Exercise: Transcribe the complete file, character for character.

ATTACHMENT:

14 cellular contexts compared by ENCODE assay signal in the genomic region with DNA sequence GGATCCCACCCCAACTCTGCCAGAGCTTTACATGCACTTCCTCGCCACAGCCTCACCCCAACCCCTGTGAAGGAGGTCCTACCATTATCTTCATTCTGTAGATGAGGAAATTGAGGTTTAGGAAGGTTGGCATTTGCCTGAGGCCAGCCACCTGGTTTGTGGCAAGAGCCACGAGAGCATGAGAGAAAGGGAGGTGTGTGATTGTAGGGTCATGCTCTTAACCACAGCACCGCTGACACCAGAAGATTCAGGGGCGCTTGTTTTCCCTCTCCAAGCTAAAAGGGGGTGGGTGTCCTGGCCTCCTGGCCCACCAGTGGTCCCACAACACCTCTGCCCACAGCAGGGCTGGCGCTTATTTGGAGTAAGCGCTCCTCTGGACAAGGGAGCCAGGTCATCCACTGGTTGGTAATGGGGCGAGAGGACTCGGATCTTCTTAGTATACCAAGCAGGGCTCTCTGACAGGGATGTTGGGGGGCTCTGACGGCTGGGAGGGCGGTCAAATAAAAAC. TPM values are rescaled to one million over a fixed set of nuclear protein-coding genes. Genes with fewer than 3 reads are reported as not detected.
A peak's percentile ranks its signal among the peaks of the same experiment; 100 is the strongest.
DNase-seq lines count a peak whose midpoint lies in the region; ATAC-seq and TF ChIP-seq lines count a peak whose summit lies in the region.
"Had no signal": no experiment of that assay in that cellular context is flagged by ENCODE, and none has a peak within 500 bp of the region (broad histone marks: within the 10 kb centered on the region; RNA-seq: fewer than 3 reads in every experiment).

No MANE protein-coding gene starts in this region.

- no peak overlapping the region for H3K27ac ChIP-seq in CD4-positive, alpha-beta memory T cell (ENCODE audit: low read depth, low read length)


14 cellular contexts compared by ENCODE assay signal in the genomic region with DNA sequence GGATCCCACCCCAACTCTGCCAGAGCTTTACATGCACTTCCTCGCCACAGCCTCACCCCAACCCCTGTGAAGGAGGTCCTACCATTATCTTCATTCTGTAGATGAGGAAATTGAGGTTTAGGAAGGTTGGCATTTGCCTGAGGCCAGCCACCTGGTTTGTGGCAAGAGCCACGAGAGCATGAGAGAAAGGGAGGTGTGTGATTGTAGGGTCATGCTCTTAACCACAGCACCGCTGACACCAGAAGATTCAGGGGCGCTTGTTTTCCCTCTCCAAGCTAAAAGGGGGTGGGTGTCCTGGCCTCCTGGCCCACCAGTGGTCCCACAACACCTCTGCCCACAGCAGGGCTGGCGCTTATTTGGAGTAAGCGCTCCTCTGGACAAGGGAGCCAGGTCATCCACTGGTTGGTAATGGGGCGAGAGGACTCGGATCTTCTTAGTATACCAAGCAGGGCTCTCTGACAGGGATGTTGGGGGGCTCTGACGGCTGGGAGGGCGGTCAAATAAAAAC. TPM values are rescaled to one million over a fixed set of nuclear protein-coding genes. Genes with fewer than 3 reads are reported as not detected.
A peak's percentile ranks its signal among the peaks of the same experiment; 100 is the strongest.
DNase-seq lines count a peak whose midpoint lies in the region; ATAC-seq and TF ChIP-seq lines count a peak whose summit lies in the region.
"Had no signal": no experiment of that assay in that cellular context is flagged by ENCODE, and none has a peak within 500 bp of the region (broad histone marks: within the 10 kb centered on the region; RNA-seq: fewer than 3 reads in every experiment).

No MANE protein-coding gene starts in this region.

- no peak overlapping the region for H3K27ac ChIP-seq in CD4-positive, alpha-beta memory T cell (ENCODE audit: low read depth, low read length)